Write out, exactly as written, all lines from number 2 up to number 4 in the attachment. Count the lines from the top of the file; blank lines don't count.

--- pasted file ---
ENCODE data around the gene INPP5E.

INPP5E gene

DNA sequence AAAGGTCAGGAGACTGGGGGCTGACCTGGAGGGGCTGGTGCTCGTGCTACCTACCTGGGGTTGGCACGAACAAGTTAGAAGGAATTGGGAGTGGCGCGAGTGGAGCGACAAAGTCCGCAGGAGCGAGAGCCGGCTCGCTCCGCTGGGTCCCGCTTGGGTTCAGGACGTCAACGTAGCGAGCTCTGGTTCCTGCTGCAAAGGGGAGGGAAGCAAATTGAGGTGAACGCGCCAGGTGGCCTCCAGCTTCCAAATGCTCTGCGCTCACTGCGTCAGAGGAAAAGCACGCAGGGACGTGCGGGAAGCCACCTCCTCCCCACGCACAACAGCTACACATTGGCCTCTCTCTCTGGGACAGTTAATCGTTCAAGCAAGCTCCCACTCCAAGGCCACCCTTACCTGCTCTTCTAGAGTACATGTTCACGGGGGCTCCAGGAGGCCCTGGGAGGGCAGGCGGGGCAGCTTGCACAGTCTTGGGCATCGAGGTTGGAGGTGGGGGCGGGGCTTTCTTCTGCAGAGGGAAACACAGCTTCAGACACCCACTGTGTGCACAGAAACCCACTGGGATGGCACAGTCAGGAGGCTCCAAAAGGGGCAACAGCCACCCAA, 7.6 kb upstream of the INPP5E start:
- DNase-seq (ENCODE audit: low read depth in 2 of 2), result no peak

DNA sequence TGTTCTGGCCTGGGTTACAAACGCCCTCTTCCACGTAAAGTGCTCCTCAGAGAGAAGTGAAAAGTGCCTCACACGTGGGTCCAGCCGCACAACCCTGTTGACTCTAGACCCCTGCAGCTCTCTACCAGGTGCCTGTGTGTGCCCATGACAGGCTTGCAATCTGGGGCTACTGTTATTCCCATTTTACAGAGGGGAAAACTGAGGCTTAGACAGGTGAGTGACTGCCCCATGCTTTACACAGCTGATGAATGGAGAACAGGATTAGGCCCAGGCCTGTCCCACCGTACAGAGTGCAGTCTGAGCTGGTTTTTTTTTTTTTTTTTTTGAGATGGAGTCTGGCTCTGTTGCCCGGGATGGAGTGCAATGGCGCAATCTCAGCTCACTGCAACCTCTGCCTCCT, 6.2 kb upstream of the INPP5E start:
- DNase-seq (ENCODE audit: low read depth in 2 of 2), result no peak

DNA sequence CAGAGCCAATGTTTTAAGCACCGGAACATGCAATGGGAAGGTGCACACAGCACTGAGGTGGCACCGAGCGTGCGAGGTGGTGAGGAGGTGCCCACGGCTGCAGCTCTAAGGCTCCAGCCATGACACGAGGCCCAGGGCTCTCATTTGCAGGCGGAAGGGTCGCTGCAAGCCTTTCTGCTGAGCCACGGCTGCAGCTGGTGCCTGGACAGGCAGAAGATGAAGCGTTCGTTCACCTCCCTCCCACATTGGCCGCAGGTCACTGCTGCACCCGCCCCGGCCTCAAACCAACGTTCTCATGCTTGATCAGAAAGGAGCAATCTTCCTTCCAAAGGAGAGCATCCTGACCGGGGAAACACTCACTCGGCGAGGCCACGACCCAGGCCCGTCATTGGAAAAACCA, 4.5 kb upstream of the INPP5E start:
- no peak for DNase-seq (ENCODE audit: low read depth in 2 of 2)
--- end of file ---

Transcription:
INPP5E gene

DNA sequence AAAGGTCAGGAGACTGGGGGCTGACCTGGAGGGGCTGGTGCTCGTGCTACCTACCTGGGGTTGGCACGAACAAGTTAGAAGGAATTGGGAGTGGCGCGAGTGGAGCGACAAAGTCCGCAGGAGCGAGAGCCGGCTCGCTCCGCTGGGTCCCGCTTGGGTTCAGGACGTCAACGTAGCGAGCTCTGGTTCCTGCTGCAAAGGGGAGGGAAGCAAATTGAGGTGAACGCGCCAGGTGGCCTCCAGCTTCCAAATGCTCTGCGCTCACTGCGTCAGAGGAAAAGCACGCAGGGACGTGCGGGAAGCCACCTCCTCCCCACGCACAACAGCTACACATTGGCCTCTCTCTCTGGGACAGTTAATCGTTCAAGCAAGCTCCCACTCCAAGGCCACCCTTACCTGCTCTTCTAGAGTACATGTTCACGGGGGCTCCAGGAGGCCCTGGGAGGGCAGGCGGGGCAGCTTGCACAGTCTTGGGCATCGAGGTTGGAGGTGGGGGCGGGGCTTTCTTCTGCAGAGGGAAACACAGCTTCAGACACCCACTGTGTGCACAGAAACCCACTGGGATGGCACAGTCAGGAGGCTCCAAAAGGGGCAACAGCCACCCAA, 7.6 kb upstream of the INPP5E start:
- DNase-seq (ENCODE audit: low read depth in 2 of 2), result no peak